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10 Responses to “Designing book covers in half an hour”


  1. Reblogged this on LemonChronicle and commented:
    Everyone has a loss of words or needs to unclog the creative pipeline. I found this blog to be the perfect rooter.


  2. Cool! Someone should steal the code and build an option with open licensing choices – allow people to use the CC license or their choice, or create their own.

  3. Mike Taylor Says:

    Heather, what code?


  4. I’m not joining in with this, because I designed the covers for all seven of my books except the Beach Boys one, all of them were using either PD images or (in the case of the Monkees one) one I drew myself, and none took more than half an hour, so I’ve pretty much conclusively proved to my own satisfaction it can be done to a *much* better level than the horrible examples on that Tumblr. (And if you absolutely can’t find a public domain image you can use, then it’s possible to buy good stock images for less than a fiver. I’ve done this for a couple of my ebook-only short stories). The books on that tumblr are the kind of thing that give self-publishing a bad name, and make my blood boil.

    I did, though, want to thank you for the link to the book title generator. I’ve been thinking for a while of writing a whole load of short stories to pre-generated titles (something the writer Dean Wesley Smith suggests as a good exercise) and that will help me enormously.

  5. Mike Taylor Says:

    For anyone who’s interested to see Andrew’s half-hour book covers, they’re on Amazon. Mostly rather good, I think, and the Monkees hair silhouettes are a really clever approach. (The habitual hat is what makes it work.)

    Unfortunately, the book-title generator is not very good — it quickly starts repeating if not whole titles then at least words, and nearly everything sounds like swords-and-sorcery SF&F. But no doubt there are better ones out there.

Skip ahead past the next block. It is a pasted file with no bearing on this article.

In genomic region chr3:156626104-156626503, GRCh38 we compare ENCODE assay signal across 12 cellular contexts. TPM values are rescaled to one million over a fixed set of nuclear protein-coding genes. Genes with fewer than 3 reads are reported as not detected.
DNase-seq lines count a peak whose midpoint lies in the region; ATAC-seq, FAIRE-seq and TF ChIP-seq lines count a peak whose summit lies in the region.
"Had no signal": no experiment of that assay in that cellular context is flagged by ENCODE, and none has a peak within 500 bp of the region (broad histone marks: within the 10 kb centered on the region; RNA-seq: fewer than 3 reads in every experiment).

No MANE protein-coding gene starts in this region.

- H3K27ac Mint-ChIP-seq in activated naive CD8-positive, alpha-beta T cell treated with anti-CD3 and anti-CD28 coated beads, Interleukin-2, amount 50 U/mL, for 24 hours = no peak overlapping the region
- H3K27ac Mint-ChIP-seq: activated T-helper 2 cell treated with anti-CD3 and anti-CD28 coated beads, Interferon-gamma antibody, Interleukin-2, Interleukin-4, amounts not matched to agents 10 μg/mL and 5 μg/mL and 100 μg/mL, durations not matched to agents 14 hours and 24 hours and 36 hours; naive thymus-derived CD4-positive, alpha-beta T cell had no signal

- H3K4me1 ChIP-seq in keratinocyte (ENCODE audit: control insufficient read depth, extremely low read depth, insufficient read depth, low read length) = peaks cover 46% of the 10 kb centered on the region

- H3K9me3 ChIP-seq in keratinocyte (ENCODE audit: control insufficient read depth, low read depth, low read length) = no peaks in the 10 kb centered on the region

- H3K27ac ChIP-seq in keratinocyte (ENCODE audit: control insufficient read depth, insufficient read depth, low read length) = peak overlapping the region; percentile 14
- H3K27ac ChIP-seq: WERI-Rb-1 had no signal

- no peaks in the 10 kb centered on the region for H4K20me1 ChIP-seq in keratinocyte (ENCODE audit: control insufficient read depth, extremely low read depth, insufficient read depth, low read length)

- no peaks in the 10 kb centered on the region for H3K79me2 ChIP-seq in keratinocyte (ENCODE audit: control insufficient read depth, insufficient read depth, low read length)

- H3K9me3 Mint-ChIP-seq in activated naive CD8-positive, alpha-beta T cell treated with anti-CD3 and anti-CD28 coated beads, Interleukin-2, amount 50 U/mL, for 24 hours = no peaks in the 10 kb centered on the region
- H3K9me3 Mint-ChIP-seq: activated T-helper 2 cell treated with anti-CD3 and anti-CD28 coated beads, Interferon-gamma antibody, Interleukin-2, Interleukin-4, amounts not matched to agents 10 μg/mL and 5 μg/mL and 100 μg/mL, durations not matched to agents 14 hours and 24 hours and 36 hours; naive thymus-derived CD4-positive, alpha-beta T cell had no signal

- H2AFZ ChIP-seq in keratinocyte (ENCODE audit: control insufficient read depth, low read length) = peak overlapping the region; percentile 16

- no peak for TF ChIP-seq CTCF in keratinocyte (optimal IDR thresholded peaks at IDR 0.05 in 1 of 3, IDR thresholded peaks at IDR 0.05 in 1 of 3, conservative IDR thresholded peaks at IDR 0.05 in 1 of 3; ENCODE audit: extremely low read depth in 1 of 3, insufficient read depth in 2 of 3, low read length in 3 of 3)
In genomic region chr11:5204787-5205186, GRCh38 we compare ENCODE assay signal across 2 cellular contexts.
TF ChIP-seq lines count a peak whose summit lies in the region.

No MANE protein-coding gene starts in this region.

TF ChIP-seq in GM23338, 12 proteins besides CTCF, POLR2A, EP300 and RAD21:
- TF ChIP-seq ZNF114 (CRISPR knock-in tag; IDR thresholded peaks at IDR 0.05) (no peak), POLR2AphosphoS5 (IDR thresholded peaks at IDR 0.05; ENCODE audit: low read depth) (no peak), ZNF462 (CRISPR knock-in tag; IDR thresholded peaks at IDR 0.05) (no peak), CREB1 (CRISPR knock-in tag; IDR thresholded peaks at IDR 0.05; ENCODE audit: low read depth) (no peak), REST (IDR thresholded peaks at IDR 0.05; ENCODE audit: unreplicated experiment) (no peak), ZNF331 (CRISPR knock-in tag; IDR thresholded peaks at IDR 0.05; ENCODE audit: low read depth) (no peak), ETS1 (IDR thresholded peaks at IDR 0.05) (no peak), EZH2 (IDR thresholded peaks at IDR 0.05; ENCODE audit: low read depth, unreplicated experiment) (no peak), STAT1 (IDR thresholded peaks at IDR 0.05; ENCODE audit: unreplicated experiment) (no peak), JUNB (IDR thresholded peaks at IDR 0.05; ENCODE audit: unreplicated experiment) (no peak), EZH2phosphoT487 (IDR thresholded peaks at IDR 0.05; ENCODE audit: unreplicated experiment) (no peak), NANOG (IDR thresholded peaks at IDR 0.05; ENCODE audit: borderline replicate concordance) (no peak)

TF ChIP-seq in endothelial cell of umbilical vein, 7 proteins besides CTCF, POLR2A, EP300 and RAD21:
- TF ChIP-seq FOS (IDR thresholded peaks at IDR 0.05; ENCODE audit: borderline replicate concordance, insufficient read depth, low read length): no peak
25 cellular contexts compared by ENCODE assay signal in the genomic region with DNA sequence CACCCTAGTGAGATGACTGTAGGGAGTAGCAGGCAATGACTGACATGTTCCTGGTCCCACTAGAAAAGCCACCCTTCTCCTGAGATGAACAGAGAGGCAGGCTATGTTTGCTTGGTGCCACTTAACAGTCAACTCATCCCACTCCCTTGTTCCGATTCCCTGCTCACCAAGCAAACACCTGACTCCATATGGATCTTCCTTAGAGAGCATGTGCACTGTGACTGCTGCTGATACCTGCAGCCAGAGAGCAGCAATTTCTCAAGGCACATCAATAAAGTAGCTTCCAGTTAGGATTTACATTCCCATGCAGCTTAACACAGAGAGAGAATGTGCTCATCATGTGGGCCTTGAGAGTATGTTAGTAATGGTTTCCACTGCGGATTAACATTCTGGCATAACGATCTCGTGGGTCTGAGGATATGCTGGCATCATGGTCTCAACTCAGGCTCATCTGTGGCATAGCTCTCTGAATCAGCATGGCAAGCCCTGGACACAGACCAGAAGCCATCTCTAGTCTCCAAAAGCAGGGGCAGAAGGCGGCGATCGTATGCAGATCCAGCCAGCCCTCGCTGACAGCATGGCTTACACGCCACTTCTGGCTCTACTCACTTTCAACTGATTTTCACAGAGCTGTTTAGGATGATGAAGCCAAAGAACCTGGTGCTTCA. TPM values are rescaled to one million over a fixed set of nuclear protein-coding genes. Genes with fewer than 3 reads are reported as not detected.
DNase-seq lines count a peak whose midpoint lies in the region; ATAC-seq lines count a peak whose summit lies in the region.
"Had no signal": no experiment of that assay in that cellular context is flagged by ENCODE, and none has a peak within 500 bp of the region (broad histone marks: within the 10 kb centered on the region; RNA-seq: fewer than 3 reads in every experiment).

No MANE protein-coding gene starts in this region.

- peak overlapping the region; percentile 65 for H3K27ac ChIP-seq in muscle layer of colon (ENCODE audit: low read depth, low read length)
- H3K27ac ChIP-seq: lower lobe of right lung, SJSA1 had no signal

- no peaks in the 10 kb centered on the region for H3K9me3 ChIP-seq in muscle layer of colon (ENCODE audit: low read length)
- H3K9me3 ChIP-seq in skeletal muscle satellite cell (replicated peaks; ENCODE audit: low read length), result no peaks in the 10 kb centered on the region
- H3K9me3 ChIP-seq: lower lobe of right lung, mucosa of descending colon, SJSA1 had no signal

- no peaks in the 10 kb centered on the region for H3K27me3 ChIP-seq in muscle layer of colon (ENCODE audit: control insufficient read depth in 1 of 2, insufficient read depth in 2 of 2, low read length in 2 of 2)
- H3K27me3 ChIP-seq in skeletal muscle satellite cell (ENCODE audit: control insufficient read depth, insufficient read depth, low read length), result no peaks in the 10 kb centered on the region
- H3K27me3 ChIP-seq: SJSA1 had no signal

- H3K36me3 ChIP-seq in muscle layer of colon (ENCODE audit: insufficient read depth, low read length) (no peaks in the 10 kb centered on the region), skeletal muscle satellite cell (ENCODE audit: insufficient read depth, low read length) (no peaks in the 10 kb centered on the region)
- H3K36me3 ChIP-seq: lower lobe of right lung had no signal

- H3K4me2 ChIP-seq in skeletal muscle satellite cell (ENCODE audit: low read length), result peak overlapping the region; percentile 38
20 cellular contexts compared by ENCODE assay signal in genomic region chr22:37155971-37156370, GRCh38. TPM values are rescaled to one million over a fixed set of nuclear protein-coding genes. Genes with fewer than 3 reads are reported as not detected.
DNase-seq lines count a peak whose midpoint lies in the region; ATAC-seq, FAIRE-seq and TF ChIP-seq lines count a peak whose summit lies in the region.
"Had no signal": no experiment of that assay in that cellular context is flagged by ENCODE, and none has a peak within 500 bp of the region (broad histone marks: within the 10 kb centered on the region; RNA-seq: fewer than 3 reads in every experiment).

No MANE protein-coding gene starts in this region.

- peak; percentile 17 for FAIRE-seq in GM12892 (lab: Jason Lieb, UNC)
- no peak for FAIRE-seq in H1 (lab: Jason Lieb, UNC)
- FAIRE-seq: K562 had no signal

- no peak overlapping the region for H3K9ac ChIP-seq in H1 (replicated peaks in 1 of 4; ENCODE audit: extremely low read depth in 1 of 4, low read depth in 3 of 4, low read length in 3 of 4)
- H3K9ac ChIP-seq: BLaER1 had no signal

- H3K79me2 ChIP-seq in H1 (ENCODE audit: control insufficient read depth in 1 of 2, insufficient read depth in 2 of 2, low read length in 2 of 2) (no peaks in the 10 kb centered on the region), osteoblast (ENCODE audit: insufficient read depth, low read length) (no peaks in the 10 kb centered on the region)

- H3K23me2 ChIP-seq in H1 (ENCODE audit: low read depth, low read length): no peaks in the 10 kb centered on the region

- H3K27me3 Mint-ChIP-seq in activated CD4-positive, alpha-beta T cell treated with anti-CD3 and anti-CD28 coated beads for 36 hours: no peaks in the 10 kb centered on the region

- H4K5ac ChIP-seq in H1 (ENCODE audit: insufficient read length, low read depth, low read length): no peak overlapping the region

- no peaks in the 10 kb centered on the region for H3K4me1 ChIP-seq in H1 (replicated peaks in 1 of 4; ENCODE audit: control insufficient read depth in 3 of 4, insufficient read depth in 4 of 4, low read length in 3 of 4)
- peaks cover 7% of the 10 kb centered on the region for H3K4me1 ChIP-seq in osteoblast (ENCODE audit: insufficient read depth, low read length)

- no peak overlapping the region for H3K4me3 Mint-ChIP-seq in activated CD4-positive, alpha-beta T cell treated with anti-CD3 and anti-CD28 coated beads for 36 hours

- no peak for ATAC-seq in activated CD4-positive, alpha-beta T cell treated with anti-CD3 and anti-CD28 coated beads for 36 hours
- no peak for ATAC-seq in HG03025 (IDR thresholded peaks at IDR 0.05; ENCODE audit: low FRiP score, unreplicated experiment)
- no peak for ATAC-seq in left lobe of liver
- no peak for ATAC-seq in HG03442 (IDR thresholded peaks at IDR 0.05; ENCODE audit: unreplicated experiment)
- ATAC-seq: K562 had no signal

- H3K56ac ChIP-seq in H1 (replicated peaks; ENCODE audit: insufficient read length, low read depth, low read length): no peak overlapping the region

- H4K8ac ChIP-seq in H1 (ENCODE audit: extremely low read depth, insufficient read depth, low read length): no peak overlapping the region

6. Thanks — I’d point out that the one for Bubble Universe is rubbish, but it’s just for a short story so I didn’t bother fixing it. Also that link doesn’t show the proper covers for the Beatles book or Sci-Ence! Justice Leak!, but the simplified ones for Kindle — http://www.amazon.com/Andrew-Hickey/e/B0057GM3KW shows the paperback-format images where they’re available.

    (Incidentally if this shows multiple times, I’m having a problem with SV-POW’s login system…)


  7. You should do a posting on ebook and your experience for those that have no knowledge on how to self publish.

  8. Vertebrat Says:

    Yeah, most of them do sound sword-and-sorcery…

    Silken Magic: a mediaeval-Persia-ish romance (in both senses) with scrupulously accurate textiles and inscrutably emotional magic, justly called “sensual”.

    The Missing Bridges: Exactly what it says on the tin. Bridges are mysteriously vanishing. Why? Supernatural suspense in well-detailed environments.

    Theft of Abyss: Statecraft, intrigue, secret agents clinging to cliffs or walls (often!), realistically competent characters, world-destroying threats. Like the Malazan series, it suffers from not clearly explaining its complex high-magic setting. (Hint: take everything literally.) Better the second time through.